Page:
SANDOWN – Students at Sandown North and Central Schools were recently lauded for their skills in invention at the Young Inventors’ Program Celebration in Penacook.
Each year in March, young inventors from across New Hampshire get together at Merrimack Valley High School in Penacook to showcase their creativity and problem-solving skills and be rewarded and recognized for their efforts. The inventions and presentations are often honed through Invention Conventions at their schools. Administered by the Academy of Applied Science, the Young Inventors’ Program reaches out to 600 New Hampshire schools and 5,000 students each year.
This year’s Young Inventors’ challenge asked students to think about inventions that will keep them safe while playing sports or participating in a sports or fitness related activity.
Central school fourth grader Chris Beyrent received high honors for his Speed Light Hockey Puck, a puck that lights up in different colors depending on its velocity. Beyrent’s invention won both the IEEE Electric Award and the Palleiko Innovation Award.
“Chris’ invention was great,” said Ian Palleiko, program alumnus and judge. “He equipped the puck with an accelerometer and programmed the microcontroller himself – with open source coding, too, which makes it even better. I appreciated that.”
The Palleiko Invention Award is known at the celebration as “the hacker’s award” and goes to the person who creates the most unique innovation by modifying existing unrelated items. The award itself is an origami 5 integrated tetrahedron dodecahedron made out of cash.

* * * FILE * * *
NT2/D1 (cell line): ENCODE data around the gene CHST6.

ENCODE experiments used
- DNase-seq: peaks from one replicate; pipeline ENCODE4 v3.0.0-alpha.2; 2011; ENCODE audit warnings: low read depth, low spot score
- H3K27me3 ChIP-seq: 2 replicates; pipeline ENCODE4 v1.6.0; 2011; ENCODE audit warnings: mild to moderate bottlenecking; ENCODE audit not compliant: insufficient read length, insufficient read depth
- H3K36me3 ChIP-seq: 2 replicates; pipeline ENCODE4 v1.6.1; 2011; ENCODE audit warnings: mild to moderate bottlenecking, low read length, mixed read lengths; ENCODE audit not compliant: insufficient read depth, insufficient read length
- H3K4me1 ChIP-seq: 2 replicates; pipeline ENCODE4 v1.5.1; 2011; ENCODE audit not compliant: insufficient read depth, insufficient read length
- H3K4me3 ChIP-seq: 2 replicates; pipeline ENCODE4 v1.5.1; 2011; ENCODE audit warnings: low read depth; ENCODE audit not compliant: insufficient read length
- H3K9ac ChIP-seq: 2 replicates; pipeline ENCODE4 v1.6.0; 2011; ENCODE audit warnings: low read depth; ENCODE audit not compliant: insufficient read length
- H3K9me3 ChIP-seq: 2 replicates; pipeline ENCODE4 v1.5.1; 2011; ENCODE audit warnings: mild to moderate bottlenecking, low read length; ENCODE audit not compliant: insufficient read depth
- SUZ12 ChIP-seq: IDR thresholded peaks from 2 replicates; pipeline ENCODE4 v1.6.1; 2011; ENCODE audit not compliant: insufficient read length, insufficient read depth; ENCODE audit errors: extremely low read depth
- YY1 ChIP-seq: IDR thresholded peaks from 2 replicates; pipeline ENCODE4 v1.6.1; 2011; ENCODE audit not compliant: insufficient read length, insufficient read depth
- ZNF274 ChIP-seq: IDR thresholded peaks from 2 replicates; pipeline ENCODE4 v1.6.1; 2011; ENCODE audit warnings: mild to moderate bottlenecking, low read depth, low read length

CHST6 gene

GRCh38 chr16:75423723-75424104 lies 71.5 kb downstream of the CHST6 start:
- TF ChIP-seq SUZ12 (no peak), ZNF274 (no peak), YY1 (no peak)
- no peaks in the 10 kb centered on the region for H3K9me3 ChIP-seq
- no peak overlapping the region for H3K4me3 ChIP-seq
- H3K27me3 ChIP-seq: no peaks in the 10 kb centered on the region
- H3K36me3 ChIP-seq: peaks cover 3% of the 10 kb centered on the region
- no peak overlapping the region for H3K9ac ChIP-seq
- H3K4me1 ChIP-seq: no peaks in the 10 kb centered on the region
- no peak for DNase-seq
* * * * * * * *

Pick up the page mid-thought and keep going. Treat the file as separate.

The presenter of the award, Ian Palleiko of Rollinsford, is a five-time competitor at the Young Inventors’ Program and now volunteers as a judge. Palleiko also teaches for the MIT Spark program in Cambridge, Mass.
“I’ve always done the majority of my learning on my own, outside of school,” he said. “Kids need the freedom to find what they love and someone, a parent, teacher, or one of these judges, to encourage them to find a way to make it happen. That’s exactly what the Young Inventors’ Program offers. You’re free to create your own project and to work entirely on your own terms. You set your own limits, or lack of limits, which is exactly what gives kids like Chris the opportunity to excel.”
Placing third for the Electric Award was North School first grader Sean Violette with his Paper Airplane Launcher. Sean was also recognized for his work by taking first in the Fun and Leisure category and as the Best in Grade.
Central fourth grader Lauren Violette placed Best in Grade for her USB Solar Charger.
North School kindergartener Jayden Peralta was recognized in the Original and Unique category for Interchangeable Pet Shoes.